• What is a British boarding school?

  • How and when to apply

  • How to choose the right boarding school for your child

  • Requirements for international students

  • School Life

  • Assessment

  • Fees

What is a British Boarding School?

A boarding school is a residential school where pupils live and study during the school year. There are approximately 500 boarding schools in the UK, the majority are private or fee-paying. There are some state boarding schools with reduced fees for tuition only.

Many UK boarding schools combine grand historical buildings and spacious grounds with modern technology and excellent teaching. Modern boarding provides pupils with comfortable accommodation, a high standard of extra-curricular facilities and strong pastoral care.

Pupils can start boarding as young as 7 or 8. Most pupils start boarding at the age or 11 or 13, however. Boarding in the UK for Sixth Form (ages 16-18) is very popular with international students.

How and when to apply

The UK boarding school system is split into three main points of entry:

Year 3 (7+) – If you want your child to board from the age of seven you must apply to a prep boarding school. Many prep boarding schools are non-selective but for some, your child may need to sit an exam and will be interviewed.

For UK senior boarding schools, the usual entry points are Year 7 (11+) or Year 9 or (13+). Entry is usually via the Common Entrance exam in Year 8 and many schools now use the ISEB Pre-Test which is taken in Years 5 or 6. If your child already attends a UK prep school, the school will prepare them for these exams. If your child is entering the UK schools system at 11+ or 13+ from their home country, they may need tuition to prepare them for these exams.

Year 12 and 13 is called Sixth Form and is for students aged 16 to 18.  Most UK boarding schools carry out some form of assessment for Sixth Form entry. This can include: their own set papers, references from previous school, grades achieved at GCSE or similiar and computer-based assessment.

How to choose the right boarding school for your child

  • Think about the sort of boarding school you want. Single sex or co-ed?
  • All-through or separate prep and senior?
  • Do you want full or flexi boarding? Full boarding means all the pupils stay at school at the weekend, weekly or flexi means many local pupils may go home at the weekend leaving international students alone in their boarding houses.
  • Town or country? Think about whether you want your child educated in a town with the social and cultural opportunities or out in the countryside with all the space and sport this can provide.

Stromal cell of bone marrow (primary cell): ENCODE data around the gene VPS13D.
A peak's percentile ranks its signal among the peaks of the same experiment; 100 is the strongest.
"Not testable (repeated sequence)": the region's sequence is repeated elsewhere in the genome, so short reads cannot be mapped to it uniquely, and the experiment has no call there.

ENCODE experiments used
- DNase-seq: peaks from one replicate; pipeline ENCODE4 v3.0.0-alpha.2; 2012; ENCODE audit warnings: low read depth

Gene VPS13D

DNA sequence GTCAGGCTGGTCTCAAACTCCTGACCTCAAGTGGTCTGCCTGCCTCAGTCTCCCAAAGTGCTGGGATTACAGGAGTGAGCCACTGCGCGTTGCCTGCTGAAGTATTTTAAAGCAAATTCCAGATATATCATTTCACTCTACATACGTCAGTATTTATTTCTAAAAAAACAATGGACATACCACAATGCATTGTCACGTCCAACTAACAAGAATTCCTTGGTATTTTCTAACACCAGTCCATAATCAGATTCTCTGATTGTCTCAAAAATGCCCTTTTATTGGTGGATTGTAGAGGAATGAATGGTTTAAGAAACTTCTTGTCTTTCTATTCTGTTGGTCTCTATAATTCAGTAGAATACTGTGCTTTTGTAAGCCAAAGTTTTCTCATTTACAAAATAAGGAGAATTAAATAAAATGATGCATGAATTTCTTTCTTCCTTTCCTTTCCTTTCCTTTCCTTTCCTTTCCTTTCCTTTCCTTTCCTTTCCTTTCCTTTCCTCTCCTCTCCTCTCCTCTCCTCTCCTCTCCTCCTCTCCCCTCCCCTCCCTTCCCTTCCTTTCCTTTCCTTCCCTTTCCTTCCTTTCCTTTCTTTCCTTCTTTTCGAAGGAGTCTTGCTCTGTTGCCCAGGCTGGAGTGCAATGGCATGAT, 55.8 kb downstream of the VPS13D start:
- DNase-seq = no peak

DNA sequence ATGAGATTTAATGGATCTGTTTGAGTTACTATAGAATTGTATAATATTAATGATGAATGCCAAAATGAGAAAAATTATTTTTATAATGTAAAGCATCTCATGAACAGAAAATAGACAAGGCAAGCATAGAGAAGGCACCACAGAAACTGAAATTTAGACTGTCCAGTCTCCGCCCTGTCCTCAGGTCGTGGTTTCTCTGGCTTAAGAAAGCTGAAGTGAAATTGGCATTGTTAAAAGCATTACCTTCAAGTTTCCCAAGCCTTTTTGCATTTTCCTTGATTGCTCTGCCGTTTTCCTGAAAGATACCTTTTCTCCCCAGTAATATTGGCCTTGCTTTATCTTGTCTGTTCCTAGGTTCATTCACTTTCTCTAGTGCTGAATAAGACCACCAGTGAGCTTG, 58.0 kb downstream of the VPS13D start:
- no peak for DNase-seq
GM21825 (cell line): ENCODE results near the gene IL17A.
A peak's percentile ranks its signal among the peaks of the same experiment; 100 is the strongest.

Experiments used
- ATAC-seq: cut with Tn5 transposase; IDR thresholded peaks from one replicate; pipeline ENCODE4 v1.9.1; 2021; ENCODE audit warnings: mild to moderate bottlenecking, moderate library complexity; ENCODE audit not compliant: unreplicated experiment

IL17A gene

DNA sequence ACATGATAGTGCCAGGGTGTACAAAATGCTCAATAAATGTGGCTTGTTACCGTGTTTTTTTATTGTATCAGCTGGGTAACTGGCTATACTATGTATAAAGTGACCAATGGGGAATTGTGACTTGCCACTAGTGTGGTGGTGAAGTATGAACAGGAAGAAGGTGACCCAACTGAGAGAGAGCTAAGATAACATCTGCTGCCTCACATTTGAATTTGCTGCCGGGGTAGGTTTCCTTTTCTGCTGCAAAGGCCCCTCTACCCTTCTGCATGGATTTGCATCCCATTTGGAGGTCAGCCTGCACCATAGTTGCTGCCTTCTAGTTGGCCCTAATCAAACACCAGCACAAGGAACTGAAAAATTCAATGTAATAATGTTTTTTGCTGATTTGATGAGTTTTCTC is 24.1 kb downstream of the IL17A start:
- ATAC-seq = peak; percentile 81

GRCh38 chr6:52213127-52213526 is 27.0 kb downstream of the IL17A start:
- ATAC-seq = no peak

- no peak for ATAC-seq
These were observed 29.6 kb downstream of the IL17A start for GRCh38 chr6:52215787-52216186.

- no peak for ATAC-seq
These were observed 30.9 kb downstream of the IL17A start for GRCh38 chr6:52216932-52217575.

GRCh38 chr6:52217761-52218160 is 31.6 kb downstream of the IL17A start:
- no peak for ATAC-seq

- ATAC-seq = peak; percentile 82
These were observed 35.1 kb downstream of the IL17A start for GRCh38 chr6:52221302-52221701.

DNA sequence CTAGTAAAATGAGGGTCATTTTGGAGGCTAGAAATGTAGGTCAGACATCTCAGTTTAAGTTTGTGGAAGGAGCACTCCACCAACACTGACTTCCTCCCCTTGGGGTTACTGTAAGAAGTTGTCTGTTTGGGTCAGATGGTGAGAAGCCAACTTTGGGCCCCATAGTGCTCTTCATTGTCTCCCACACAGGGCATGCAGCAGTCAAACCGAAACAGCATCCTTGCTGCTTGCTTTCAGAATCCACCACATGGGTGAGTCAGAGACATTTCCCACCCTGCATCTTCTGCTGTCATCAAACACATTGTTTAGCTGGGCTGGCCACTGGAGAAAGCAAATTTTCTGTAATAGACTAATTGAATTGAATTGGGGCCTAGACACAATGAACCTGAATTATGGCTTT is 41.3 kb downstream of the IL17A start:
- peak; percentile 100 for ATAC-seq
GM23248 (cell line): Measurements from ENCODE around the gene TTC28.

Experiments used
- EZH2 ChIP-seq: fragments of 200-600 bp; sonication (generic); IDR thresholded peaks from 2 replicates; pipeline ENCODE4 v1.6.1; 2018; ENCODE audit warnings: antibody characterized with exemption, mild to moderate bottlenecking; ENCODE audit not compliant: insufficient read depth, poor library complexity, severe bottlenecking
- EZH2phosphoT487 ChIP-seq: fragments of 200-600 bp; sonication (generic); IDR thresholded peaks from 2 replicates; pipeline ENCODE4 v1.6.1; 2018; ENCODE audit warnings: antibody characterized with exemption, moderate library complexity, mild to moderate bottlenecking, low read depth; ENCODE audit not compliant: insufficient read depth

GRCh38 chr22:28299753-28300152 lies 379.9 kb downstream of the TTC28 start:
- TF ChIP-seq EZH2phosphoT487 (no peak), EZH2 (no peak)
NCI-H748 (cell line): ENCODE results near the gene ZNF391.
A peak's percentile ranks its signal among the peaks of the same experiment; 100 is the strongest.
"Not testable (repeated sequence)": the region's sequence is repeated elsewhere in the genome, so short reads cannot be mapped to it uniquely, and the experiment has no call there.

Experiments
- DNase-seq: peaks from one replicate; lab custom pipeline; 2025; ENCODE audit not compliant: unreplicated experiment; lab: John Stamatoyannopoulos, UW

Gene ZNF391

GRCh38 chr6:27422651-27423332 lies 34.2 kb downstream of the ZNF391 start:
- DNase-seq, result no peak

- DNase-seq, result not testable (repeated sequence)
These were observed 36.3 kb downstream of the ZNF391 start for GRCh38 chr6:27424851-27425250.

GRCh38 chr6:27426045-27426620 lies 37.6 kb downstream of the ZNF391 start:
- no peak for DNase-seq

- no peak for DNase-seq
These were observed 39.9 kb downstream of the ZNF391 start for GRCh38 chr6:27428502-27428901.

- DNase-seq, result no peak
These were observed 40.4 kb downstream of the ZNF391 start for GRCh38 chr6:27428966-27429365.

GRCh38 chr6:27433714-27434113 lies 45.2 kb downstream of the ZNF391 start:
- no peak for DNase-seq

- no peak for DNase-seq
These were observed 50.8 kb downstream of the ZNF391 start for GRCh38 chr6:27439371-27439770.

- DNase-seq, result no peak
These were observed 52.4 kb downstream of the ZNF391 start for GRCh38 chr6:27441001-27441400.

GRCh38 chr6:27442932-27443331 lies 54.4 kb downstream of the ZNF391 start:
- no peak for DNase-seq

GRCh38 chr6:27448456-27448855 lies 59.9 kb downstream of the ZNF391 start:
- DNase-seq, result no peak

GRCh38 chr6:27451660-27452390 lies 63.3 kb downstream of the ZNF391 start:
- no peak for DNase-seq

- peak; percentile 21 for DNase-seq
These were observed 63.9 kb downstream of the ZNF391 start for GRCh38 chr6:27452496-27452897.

• Check that there is a good mix of nationalities at the school. That the different nationalities are spread well between the boarding houses. It is helpful if there are other children from your home country but too many may prevent your child from speaking English.

Think about practical issues such as class size, teacher numbers, sport and music facilities and proximity to railway stations and airports. Visit the schools. Get a feel for them. Do the children look happy, relaxed, engaged? How do the adults interact with their pupils etc.

  • What are the exam results like? Study their ISI or OFSTED report.
  • Will the school fit your child’s academic abilities?
  • How does the school help with Special Educational Needs? If your child has SEN, check there is a SENCO and ask for their policies.

Above all, will you child be happy and well looked after. Be sure you are happy with the level of pastoral care the school provides.

Requirements for international students

Most international students need a visa to study in the UK unless they are from the European Economic Area.

You can apply for a Tier 4 (child) visa if you’re aged between 4 and 17 and you want to study at an independent school in the UK.

All pupils who are resident outside of the UK whose parents live abroad are required to have a guardian. Guardians are required in case of emergency and also for general care of a child whose parents are overseas. It is advisable that the guardian leaves within easy reach of the school (no more than 1 hour’s drive).

School Life

Most UK boarding schools teach a mix of international pupils and local UK pupils. ‘Boarders’ are pupils who live at the school. ‘Day pupils’ live with their families and return home at the end of the school day. This mix helps to create a good social atmosphere.

Boarding schools usually close for the long summer and Christmas holidays and pupils return home to their parents or guardians. Some schools do, however, run language courses during this period.

Boardings schools tend to have strong extra-curricular activities with a weekday afternoon and Saturday mornings often devoted to sport.


At prep boarding school, students will be prepared for the Common Entrance at 11+ or 13+.

In Year 10 and Year 11 at senior school, most pupils study for GCSEs. Alternatives include Standard grades and Intermediates in Scotland, or the International Baccalaureate Middle Years Programme.

At Sixth Form level, most pupils take A-levels. Alternative qualifications include Standard Grades and Highers in Scotland, or the IB.

Many boarding schools also offer the Extended Project Qualification in the Sixth Form.


The fees for boarding schools range from approx £15,000 per annum for a prep school to a max of £40,000 per annum for full boarding at a senior school.